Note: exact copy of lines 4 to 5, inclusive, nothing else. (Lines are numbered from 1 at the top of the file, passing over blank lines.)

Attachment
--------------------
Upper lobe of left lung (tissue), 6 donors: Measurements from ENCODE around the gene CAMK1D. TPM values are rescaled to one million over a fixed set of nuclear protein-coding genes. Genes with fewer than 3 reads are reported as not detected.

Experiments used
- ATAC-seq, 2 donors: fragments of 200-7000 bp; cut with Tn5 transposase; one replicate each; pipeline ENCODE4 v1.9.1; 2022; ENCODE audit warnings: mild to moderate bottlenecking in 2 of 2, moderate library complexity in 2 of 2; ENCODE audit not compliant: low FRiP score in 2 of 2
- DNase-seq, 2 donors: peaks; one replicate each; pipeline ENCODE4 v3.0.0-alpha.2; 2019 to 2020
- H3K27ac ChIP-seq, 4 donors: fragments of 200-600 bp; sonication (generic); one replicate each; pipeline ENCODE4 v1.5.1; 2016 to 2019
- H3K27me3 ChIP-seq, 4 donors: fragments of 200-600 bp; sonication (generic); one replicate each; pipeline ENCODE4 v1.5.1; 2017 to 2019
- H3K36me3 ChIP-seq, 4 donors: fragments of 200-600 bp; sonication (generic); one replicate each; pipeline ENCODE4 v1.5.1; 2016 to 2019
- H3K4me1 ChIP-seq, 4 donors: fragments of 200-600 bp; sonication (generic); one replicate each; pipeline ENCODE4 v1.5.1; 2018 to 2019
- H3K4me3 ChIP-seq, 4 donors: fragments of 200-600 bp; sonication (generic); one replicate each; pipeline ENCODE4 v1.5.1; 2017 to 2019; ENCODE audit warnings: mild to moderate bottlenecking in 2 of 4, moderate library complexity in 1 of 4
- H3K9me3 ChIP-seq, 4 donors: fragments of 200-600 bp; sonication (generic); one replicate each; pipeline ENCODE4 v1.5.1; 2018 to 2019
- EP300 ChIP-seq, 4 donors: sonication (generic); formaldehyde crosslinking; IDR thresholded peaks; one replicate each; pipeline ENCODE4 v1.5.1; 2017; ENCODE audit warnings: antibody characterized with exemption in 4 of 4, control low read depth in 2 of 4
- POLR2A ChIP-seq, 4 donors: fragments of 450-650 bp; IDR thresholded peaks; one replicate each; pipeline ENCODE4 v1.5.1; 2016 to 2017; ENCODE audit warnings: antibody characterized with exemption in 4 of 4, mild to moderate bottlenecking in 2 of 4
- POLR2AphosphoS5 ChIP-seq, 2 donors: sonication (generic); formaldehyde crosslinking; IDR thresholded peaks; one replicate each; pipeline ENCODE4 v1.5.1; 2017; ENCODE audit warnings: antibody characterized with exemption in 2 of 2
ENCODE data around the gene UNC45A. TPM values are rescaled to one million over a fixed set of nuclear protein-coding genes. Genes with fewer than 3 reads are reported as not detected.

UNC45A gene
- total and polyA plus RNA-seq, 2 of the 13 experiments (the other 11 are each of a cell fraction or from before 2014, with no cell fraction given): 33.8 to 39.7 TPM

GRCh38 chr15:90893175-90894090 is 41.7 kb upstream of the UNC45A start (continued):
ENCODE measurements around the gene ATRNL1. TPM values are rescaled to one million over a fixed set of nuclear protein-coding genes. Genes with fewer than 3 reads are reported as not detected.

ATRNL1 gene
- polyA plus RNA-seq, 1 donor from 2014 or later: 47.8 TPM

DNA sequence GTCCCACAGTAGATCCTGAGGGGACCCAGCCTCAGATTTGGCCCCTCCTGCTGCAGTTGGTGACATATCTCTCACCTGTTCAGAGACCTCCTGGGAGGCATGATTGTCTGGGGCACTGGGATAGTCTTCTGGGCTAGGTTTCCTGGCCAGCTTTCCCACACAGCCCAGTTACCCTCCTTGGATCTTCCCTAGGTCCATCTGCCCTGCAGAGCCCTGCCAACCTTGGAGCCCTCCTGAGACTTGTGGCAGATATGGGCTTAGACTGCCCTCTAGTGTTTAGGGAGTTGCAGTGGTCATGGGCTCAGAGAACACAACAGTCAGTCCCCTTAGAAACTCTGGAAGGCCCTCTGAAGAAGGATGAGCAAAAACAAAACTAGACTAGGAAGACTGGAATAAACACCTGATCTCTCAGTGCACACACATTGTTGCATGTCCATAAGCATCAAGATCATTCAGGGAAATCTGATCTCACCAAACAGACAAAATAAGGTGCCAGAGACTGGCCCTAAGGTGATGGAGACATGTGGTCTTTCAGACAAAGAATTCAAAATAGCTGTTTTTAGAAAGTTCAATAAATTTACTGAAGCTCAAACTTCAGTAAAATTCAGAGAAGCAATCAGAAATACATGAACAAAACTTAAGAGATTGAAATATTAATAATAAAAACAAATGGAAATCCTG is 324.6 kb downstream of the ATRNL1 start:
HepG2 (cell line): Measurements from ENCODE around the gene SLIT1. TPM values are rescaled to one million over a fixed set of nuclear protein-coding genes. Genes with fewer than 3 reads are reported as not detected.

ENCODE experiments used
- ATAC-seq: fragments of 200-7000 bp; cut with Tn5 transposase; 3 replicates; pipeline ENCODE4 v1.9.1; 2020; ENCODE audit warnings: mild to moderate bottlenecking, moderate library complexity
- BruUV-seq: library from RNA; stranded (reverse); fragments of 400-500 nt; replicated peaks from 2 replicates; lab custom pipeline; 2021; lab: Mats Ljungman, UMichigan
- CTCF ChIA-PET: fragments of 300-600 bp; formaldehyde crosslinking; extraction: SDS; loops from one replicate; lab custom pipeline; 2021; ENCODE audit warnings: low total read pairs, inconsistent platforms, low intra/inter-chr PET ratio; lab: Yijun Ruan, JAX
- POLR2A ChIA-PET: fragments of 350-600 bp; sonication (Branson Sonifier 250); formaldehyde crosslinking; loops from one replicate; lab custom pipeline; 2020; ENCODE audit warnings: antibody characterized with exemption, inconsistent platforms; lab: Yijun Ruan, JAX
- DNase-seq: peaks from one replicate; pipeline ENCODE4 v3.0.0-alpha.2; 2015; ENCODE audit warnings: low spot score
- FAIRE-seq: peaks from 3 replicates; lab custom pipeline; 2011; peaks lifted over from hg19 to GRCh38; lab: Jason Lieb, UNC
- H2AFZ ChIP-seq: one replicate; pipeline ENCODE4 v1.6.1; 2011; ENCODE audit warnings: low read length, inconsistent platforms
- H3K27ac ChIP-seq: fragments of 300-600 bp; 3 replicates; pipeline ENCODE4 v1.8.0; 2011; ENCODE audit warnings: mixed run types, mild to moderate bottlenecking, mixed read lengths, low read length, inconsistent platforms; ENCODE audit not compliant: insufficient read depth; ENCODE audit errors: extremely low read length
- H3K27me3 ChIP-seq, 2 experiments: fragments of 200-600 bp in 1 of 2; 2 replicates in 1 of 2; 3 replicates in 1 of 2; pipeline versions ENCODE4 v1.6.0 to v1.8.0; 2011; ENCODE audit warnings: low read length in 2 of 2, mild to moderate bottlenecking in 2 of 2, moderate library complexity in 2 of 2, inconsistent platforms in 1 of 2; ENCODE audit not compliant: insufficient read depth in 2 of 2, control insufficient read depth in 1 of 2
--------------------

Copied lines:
- DNase-seq, 2 donors: peaks; one replicate each; pipeline ENCODE4 v3.0.0-alpha.2; 2019 to 2020
- H3K27ac ChIP-seq, 4 donors: fragments of 200-600 bp; sonication (generic); one replicate each; pipeline ENCODE4 v1.5.1; 2016 to 2019